Marriott Sustainability Report: CO2 Intensity Drops 3.9%

by | Aug 30, 2012

The Marriott hotel group reduced its carbon intensity by 3.9 percent from 2010 to 2011, from 304.4 to 292.6 lbs of CO2 per square meter of facility, according to the company’s latest corporate sustainability report.

But in 2007 – the company’s baseline year – Marriott produced 287.7 lbs of CO2 per square meter, meaning that this metric has shown a net 1.7 percent increase since that time.

The company’s absolute carbon emissions fell 0.4 percent year-on-year, from 2.81 million tons of CO2 equivalent in 2010 to 2.80 million tons CO2e in 2011. This metric has jumped almost 30 percent since 2007, when the company emitted 2.16 million tons CO2e.

In October 2011, the company was one of a group of 12 hotel chains, including Hilt0n and Hyatt, that announced plans to create a single methodology for calculating carbon footprints and emissions.

By year-end 2011, Marriott had 20 sites with renewable energy either installed or in the process of being installed. This puts the company halfway to meeting its goal of having 40 sites that incorporate renewable energy by 2017. Marriott sites use solar and wind energy for elements of hotel operations.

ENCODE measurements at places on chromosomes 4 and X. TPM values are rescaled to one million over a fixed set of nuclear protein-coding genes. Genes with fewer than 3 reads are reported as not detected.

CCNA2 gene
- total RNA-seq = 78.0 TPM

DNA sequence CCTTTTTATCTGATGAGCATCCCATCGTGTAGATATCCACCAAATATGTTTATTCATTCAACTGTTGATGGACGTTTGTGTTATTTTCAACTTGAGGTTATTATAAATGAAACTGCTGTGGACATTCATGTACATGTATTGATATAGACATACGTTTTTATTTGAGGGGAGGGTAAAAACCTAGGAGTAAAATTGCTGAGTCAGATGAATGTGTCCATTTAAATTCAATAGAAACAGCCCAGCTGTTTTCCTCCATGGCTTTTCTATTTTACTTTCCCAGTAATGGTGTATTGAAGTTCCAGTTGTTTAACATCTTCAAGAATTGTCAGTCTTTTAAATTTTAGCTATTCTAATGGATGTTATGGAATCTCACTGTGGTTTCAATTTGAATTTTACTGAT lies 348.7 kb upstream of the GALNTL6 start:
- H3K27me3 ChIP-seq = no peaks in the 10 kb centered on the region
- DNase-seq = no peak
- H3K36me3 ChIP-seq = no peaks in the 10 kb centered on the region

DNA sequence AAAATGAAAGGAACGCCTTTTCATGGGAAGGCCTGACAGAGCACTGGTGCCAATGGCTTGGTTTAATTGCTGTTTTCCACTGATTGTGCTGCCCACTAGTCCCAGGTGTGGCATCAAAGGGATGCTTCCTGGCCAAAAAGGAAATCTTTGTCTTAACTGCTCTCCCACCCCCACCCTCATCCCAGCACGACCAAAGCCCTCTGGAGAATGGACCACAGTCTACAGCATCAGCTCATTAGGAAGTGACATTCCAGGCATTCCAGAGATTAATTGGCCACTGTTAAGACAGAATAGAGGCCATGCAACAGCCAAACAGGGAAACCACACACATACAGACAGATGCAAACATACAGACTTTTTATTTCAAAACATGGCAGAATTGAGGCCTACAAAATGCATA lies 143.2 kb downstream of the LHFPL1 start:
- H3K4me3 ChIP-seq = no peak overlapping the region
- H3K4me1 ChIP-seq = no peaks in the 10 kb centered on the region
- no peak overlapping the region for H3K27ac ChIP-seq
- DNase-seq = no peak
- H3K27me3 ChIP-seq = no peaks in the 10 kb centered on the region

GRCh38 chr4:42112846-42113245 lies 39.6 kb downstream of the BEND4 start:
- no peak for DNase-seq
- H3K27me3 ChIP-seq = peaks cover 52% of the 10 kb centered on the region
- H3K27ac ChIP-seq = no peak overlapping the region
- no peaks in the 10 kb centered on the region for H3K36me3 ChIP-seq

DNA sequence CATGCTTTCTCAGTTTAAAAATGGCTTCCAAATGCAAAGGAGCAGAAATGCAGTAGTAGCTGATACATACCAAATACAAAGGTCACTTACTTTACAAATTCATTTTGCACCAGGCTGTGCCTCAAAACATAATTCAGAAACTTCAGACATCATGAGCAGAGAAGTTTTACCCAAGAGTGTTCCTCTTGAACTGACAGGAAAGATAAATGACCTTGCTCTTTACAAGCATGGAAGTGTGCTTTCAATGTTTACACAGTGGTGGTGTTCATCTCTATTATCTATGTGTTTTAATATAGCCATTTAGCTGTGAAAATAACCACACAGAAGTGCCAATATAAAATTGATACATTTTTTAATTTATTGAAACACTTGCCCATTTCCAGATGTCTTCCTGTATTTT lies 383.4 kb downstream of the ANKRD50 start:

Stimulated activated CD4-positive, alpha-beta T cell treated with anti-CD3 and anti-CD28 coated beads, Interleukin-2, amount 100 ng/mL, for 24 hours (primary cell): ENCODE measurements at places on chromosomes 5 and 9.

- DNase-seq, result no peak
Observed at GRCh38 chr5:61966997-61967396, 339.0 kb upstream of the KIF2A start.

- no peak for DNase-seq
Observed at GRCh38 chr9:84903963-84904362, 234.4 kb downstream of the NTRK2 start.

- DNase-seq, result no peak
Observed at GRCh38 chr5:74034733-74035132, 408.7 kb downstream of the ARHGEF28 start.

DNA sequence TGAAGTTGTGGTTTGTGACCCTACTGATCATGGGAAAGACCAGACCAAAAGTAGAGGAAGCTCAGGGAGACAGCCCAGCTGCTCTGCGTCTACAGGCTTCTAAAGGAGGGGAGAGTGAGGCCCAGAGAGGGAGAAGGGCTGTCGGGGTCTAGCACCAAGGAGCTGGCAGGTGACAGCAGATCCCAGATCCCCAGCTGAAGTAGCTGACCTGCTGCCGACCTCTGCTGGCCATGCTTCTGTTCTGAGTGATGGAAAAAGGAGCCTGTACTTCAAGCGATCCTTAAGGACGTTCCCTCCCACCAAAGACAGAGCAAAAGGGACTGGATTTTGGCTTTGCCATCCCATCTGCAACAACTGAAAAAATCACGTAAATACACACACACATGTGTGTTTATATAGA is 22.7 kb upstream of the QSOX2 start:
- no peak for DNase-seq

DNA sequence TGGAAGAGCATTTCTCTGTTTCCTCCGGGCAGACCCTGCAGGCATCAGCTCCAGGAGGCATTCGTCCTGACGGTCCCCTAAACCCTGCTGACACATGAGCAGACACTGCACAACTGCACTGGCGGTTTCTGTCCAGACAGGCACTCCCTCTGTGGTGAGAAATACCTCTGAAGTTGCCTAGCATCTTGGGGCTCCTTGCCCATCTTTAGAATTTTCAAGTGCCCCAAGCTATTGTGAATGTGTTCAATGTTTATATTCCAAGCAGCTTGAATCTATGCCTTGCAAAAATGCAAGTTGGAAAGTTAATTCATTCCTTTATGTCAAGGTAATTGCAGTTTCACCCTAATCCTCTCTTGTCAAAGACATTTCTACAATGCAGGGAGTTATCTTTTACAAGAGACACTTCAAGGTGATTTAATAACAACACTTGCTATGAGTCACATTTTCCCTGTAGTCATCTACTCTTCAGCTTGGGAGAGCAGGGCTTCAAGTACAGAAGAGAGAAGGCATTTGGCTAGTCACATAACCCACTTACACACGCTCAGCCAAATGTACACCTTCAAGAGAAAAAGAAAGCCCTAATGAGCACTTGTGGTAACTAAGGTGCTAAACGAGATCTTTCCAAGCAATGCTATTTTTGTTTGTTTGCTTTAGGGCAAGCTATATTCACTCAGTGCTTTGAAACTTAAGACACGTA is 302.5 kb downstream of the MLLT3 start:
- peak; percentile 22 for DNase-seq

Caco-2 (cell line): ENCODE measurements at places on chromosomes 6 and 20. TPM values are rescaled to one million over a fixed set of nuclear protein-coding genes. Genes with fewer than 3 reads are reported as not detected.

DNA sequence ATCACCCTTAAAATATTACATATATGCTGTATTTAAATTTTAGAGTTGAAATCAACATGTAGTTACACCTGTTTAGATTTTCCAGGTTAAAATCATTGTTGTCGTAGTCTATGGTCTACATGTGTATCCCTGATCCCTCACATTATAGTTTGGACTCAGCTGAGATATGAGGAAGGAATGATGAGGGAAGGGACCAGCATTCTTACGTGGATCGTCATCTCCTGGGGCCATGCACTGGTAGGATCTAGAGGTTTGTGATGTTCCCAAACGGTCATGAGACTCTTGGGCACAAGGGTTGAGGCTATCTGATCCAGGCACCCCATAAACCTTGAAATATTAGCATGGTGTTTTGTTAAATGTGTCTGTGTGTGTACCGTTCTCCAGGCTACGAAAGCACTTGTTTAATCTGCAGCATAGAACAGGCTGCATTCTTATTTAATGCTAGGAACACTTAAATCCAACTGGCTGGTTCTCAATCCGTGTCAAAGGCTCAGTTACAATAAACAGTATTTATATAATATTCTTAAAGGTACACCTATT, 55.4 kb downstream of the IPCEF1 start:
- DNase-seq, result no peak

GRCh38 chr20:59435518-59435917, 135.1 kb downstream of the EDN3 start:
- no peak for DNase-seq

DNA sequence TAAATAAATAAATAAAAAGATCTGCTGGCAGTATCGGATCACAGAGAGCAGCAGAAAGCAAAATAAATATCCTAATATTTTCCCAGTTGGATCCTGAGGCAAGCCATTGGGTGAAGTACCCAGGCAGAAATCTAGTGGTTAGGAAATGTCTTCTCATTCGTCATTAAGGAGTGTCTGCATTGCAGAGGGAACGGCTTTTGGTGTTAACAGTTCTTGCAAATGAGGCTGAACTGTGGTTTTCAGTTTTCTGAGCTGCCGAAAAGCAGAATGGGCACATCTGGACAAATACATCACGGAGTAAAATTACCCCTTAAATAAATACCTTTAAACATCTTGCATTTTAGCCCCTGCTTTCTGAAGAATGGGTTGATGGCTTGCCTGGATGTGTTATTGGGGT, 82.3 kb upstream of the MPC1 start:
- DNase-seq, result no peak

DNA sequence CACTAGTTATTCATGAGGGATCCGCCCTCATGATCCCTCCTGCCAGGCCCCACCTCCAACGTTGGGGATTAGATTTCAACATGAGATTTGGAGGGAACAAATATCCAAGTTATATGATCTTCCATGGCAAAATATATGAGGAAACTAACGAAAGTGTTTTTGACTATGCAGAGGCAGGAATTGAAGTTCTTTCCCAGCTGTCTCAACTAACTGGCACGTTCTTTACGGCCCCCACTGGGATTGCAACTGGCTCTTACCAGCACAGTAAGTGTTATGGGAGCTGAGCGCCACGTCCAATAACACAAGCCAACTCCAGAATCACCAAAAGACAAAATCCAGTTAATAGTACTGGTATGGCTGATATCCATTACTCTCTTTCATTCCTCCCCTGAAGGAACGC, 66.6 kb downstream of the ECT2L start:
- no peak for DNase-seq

The hotel chain has 50 electric vehicle charging stations at 25 properties. In 2011, three electric vehicles were added to its corporate headquarters’ maintenance and security fleet, the report says.

Marriott’s energy intensity fell 1.3 percent over the course of the 2011, from 335.4 to 331.2 kWh per square meter. Since 2007 this metric has fallen around 4 percent, from 345.2 kWh per square meter. The majority of the year-on-year reduction came from a 2 percent drop in purchased energy from 2010 to 2011.

The hotel chain says it was the first lodging company to join Constellation Energy’s demand response initiative Project Vulcan. The system integrates energy load curtailment during peak demand periods with automated energy management systems, enabling hotels to track electricity usage. During times of high energy demand, hotels may choose to, for example, lower lighting in common areas or reduce air conditioning in hallways or unoccupied rooms.

In 2011, Marriott had 264 of it 362 eligible Marriott-managed hotels in the program, up from 141 in 2010. Last year the project saved the chain 1.3 million kWh of energy and raised $1.2 million in demand response revenues.

In 2011, the hotel chain also installed LED lighting retrofits in a number of European and Asian hotels and its corporate headquarters in Bethesda, Md.

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